Women in Northern Homs have faced many challenges in the years since the Syrian conflict started. Many families have lost their main breadwinner to the war or to detainment. This leaves the women of the household in charge of income-generation, and this all on top of their other tasks. But, in the enclave of Northern Homs, job opportunities are limited. The Human Rights Office in Homs has an idea of how to give these women an income: in Ar-Rastan, the centre and its partner, the Homs Women's Association, want to establish a sewing factory. This will give women of Ar-Rastan and its surroundings new livelihood opportunities and the necessary means to support their families.
The case of Halima al-Fares, a resident of Homs, shows how much this sewing factory is needed. "My husband died six years ago because of shelling from a tank and left me behind with our four young children. I do not have any resources to feed my children and myself," says Halima. But she has the skills to sew and is now looking for a job, so that one day, she will be able to support her family independently. With your support, Halima can turn her sewing skills into income for her family.
After nearly eight years of violent conflict in Syria, many families are left without a father or husband. Often the breadwinner of the family before the conflict started, this leaves many families struggling to make ends meet in a difficult environment. It is the women of Syria which have been stepping up and shouldering the new responsibilities of bringing home money to support the family. And while the conflict has given us endless portraits of strong and steadfast women facing these challenges bravely, many more are left hopeless and in dire need of income-generating opportunities.
Shaalan Mustafa Al-Daly, a lawyer from Homs, is one of the people wanting to offer such opportunities to women in Homs. He is the head of the Human Rights Centre in Homs, and together with the Homs Women’s Association, they want to establish a sewing factory in Ar-Rastan. "The region of Ar-Rastan in the northern countryside of Homs has one of the largest percentage of casualties," says Shaalan. "This painful reality encouraged me to establish a center specifically concerned with women's issues, empowering them and encouraging them to have their own income-generating work.”
The goal is to create an empowerment project for women, for them to be able to rely on themselves, in the absence of someone else contributing to the family income. It is important to have solid training programs that train women on a specific skill that they need for a profession that can provide a livelihood for them and their families. This is especially important for women heading families who have lost their main breadwinner. In short: for those women who are now solely responsible for the family. It is for these women, that Shaalan and his collaborators want to establish a sewing factory in the city of Ar-Rastan.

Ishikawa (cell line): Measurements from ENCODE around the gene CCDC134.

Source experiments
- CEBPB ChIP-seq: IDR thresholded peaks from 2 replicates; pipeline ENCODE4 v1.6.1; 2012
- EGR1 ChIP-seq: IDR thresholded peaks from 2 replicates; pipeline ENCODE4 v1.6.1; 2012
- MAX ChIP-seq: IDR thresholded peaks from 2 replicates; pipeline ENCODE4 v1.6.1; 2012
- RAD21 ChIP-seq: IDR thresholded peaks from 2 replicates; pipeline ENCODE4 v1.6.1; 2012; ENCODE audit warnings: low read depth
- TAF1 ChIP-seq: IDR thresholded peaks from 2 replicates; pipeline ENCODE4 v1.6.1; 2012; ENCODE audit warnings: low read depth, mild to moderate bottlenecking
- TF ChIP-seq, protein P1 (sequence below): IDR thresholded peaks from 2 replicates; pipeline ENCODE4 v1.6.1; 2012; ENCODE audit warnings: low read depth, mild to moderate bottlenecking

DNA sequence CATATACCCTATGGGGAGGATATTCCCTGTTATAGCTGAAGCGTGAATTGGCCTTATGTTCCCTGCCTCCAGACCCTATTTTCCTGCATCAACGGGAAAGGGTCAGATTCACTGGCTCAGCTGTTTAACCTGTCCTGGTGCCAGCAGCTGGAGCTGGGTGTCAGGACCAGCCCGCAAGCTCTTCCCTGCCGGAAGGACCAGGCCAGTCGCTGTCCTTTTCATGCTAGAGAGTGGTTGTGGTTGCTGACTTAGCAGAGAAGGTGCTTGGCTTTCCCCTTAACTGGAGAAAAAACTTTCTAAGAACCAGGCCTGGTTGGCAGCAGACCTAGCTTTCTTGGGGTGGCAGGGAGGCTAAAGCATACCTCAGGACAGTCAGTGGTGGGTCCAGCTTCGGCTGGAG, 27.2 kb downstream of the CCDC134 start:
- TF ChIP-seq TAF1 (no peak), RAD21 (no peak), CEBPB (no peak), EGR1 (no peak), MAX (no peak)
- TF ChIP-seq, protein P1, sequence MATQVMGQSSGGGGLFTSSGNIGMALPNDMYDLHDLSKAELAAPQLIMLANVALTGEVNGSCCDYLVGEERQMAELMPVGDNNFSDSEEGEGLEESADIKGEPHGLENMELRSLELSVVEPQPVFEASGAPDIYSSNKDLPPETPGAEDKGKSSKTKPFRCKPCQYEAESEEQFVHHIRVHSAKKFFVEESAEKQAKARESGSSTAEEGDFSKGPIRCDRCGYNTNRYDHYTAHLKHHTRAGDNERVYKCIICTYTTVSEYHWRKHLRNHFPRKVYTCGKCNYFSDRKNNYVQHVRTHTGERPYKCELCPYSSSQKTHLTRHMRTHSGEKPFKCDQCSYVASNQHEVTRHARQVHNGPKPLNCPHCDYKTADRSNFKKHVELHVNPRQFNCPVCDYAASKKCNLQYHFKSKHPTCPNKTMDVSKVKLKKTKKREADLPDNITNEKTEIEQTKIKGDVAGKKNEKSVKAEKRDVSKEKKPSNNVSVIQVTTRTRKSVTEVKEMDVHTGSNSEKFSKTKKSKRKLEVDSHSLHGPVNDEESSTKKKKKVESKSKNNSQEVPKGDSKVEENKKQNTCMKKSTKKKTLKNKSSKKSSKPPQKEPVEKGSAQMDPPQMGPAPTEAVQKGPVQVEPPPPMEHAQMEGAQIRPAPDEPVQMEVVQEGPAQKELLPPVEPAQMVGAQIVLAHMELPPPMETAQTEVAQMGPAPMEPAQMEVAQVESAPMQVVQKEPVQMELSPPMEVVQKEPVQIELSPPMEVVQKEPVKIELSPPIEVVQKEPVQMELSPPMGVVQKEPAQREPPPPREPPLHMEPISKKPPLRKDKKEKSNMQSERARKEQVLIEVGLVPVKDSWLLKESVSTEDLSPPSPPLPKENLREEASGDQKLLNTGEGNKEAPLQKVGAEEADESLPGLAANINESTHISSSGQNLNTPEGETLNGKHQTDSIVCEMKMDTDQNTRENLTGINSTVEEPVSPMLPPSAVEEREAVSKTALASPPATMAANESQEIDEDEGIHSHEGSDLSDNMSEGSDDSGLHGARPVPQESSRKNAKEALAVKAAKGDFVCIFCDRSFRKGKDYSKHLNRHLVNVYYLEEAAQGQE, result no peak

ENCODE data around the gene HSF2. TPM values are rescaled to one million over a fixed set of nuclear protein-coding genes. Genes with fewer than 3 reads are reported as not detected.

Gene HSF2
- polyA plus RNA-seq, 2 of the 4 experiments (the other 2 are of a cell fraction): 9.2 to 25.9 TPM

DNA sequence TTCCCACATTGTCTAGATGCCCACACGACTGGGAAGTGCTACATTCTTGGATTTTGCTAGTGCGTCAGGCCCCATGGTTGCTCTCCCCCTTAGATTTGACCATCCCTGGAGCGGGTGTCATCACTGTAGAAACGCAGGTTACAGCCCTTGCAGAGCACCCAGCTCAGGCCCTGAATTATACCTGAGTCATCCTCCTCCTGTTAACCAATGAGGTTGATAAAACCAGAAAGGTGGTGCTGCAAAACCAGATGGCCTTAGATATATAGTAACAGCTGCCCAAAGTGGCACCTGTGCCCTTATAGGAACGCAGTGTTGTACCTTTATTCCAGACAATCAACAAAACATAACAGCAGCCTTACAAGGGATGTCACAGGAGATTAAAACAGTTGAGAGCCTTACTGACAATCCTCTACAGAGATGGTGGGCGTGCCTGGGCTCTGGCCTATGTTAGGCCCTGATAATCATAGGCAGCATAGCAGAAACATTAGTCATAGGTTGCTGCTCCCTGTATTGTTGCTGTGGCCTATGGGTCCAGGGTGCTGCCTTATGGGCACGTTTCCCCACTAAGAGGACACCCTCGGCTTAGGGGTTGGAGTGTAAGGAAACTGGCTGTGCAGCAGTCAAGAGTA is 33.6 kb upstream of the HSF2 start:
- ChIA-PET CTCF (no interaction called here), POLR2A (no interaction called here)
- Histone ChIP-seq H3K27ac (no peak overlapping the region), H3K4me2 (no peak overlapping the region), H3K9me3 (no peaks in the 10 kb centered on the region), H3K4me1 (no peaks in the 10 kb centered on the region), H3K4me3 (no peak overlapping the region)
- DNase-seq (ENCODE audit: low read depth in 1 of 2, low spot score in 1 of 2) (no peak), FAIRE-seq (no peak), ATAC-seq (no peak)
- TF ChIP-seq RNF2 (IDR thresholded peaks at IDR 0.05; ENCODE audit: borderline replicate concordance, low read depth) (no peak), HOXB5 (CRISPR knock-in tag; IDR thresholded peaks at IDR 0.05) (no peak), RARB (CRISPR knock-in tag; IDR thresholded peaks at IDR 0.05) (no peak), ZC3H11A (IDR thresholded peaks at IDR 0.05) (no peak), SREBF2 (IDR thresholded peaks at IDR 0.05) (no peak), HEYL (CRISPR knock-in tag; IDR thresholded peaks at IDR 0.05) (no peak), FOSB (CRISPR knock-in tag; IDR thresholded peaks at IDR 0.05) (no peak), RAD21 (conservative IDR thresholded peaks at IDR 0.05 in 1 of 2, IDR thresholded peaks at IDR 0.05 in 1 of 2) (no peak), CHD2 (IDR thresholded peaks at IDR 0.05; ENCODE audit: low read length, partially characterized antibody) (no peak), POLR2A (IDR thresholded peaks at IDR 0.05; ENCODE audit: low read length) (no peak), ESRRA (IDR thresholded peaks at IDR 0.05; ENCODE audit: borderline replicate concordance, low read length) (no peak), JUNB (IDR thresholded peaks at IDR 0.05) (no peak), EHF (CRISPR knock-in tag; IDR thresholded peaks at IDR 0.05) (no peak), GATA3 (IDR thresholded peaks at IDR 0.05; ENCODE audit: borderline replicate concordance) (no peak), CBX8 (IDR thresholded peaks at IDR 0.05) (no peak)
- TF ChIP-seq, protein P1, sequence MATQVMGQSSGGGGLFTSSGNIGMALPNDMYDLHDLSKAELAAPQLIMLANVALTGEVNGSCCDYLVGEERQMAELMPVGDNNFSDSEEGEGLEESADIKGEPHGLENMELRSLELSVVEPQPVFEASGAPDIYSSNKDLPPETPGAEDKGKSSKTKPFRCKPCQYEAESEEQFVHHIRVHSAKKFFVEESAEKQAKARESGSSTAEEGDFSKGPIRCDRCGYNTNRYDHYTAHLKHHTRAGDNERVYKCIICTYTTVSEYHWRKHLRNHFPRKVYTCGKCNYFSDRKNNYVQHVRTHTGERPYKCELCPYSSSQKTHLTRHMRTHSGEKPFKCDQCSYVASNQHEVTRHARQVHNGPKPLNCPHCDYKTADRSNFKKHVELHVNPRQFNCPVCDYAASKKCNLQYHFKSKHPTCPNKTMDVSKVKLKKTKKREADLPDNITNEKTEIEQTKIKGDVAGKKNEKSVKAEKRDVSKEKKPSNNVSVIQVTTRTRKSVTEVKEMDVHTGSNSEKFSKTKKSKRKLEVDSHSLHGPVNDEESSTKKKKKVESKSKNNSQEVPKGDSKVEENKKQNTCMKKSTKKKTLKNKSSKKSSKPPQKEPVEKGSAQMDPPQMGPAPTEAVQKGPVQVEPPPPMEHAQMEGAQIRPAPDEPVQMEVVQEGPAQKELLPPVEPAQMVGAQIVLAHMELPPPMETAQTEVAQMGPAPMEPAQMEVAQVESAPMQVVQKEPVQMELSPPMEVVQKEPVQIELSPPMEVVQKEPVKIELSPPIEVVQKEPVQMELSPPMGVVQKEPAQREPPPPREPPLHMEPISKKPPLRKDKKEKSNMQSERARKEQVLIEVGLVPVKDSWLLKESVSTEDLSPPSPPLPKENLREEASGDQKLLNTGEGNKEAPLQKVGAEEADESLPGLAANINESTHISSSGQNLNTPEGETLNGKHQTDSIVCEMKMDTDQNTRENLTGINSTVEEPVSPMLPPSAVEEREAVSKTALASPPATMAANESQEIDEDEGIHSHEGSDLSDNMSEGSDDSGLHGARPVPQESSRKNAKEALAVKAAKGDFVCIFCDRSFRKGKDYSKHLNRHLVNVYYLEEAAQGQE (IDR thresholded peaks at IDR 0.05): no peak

After establishing the factory, registration will open for women who have productive capacity and some previous experience. Out of all applicants, the most in-need women will be selected. Sewing experts from the region will then conduct a quick training course for those enthusiastic women to enhance their skill set, and to prepare them for the production. It is planned to sew nice clothes for women and children, which can then be sold on the local market. This project can help both the women being employed in the factory and earning wages for their families, as well as for the local community, which will be able to buy locally-produced, fair-priced clothes.
There are many other examples of women like Halima in the region of Ar-Rastan, who are able and in need of such a job opportunity. For instance, Mariam Mansour is married and has one child. Her husband was arrested three years ago. Since then, Mariam has been relying on her sewing skills and the support of her relatives to get by. She lives in the house of one of her relatives, after her house was shelled and destroyed. On top of this, Mariam is responsible to pay health care for her cancer-stricken mother. Mariam desperately needs a better job opportunity to be able to secure her living and her mother's treatment. If this sewing factory project receives funding, Mariam and other inspiring Syrian women can turn their skills in sewing into livelihoods and offer their families a life in dignity.
To start the project, Shaalan and his colleagues need US$ 11,000 to purchase the project supplies and rent a suitable place to work, as well as to cover wages for the first three months.
Concretely, they will purchase:
- 5 sewing machines
- Ironing table
- Cloth for the clothes
- Racks with couches
- 12 ties
- 1 desk and 1 office chair
- 4 children’s design models
- 4 women’s design models
- 1 folded crystal display
- Rent for the premises
- Wages for employees: a project manager, a worker and a logistics officer
- Operational costs (electricity, water)